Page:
Summertime maintenance


In the Brooder
8 Years
Apr 8, 2011
N. Georgia
Well we just had our first 90* day here in GA. I've only had hens since Feb, so I was wondering if there was anything I should be doing, feeding...etc any differently to keep them happy on their coop. I appreciate any tips in advance! Thanks
I lost one buff Orpington hen last summer in the middle of the VERY hot, VERY humid summer. We set strings of records last year, broke several record temp days, recorded the longest string of days above 90 degrees EVER for this region, and much of the summer was spent suffering through humidity levels of 80%.
Some tips for keeping them cooler are:

1. Have a dry area where they can dust bathe -- it really will help them keep cooler, plus will help naturally deter mites

2. make sure to keep their waterer clean and fresh (may require more than one water change per day) -- bacteria grow MUCH faster in warm weather. Tip: if the waterer feels "slick" or slimy, there's bacterial growth, and the waterer needs to be sanitized. You can use diluted bleach water; just be sure to rinse well. If you use ANY cleaner, rinse, rinse, and then rinse again. Many folks who use the plastic waterers use a tablespoon of apple cider vinegar (also known as ACV) to help keep down bacterial growth (most bacteria don't like an acidic environment) and to add beneficial vitamins & minerals. Use the unfiltered kind (the kind with the sediment in it). Don't use the ACV if you use the galvanized metal waterers, as the acidity will cause them to rust more quickly.

3. You can put some ice in the waterers in the morning or evening to make sure they have cool water for at least a part of each day.

4. Make sure they have access to some type of shade -- under a tree is fine, some use shade cloth or tarps for a protected area, and I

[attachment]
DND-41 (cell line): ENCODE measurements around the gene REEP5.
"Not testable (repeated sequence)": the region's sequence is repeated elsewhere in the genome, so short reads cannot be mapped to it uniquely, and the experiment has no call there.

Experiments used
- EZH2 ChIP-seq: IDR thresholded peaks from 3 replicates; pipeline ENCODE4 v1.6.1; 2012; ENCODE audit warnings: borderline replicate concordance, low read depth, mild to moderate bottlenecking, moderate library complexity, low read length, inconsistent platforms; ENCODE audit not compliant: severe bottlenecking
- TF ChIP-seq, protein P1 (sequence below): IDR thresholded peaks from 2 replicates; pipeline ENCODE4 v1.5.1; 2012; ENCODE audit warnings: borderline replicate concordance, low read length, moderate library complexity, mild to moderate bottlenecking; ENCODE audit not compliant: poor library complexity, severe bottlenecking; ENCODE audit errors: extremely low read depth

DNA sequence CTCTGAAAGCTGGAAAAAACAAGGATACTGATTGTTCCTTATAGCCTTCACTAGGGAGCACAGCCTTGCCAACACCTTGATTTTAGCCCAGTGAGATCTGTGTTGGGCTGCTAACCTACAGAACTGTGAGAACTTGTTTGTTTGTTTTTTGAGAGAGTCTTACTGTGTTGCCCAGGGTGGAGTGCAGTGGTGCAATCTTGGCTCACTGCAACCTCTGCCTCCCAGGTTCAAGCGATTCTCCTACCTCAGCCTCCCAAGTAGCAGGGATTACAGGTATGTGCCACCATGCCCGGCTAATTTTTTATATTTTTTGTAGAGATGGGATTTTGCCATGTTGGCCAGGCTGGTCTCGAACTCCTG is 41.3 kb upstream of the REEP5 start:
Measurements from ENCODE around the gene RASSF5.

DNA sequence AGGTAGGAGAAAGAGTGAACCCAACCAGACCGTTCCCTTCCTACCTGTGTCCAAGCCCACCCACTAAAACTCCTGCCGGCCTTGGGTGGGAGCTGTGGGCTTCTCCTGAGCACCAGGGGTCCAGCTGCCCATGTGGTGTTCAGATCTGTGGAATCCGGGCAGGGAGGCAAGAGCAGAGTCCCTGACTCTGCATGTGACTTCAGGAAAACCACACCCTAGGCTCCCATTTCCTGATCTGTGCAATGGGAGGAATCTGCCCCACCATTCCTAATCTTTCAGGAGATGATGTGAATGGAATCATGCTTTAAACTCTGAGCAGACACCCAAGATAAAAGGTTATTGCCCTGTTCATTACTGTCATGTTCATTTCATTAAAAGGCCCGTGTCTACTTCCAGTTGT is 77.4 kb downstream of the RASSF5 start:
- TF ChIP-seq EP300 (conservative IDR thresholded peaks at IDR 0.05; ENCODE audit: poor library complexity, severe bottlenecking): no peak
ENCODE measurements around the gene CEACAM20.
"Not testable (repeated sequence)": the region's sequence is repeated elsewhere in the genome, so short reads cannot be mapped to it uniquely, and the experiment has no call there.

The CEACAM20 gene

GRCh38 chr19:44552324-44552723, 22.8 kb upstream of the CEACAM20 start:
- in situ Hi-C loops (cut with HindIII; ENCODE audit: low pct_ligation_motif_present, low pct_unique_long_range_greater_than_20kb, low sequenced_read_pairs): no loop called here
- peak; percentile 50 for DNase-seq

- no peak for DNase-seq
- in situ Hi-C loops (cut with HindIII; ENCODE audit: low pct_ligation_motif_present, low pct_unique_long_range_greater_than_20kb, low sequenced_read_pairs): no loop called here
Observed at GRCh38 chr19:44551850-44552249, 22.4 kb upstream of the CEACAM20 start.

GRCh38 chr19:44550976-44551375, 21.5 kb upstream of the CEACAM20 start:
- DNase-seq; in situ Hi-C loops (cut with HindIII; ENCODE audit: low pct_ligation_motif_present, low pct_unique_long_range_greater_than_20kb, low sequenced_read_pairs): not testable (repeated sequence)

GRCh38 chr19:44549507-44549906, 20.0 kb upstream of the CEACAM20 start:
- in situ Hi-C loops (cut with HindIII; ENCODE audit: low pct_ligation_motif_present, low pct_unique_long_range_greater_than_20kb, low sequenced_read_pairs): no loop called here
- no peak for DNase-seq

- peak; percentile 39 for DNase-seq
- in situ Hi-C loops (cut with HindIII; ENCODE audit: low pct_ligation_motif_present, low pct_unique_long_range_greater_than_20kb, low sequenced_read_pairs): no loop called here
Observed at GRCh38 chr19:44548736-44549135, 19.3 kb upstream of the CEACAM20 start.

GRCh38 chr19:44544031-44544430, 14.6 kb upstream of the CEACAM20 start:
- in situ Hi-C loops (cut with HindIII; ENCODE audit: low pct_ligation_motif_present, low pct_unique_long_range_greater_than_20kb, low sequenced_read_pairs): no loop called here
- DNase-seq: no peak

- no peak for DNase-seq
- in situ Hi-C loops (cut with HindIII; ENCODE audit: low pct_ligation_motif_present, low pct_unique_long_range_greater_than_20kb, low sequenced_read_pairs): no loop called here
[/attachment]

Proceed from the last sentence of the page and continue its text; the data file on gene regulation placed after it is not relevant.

also put two small brush piles inside the run for some shade AND for a quick protected area in case an aerial predator pops by

5. Offer chilled or frozen goodies such as watermelon, cantaloupe, cucumbers, mixed frozen veggies, etc.

6. Mist an area of the ground (shaded will stay damp longer) so they can lay on the ground and cool off as the water evaporates

7. You can also put a low-flow sprinkler or mister in the run on a timer -- some of mine loved walking through the mist; others avoided it
like it was spraying them with acid! It was very much a personal preference with them.

8. Make sure your chicken house / coop has PLENTY of ventilation -- I kept a fan going in the chickenhouse window almost every night

Hope some of these tips will help you and your chickens rest more easily this summer!

ETA: and since I can't remember whether or not I greeted you when you joined
, in case I didn't, here's a somewhat belated WELCOME! from western Kentucky!
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Crtrlovr gave great advise. The one thing I'll add is to watch for panting. If you see them panting, then you know they're hot. Sometimes in the worst heat and humidity, I've occasionally seen mine pant after they run across the yard. If you see them continuously panting, though, then I'd try to help them cool off in some way, if you aren't already doing things from that list.
I agree, crtrlovr gave excellent suggestions. Many of my waterers are large dishwash pans so that my ducks and geese can dip their beaks in, so I freeze 2 liter coke bottles or the smalle coke bottles and I put them in the water pans before I leave to go to work in the mornine. It takes longer to melt, so the water stays cooler a little longer.

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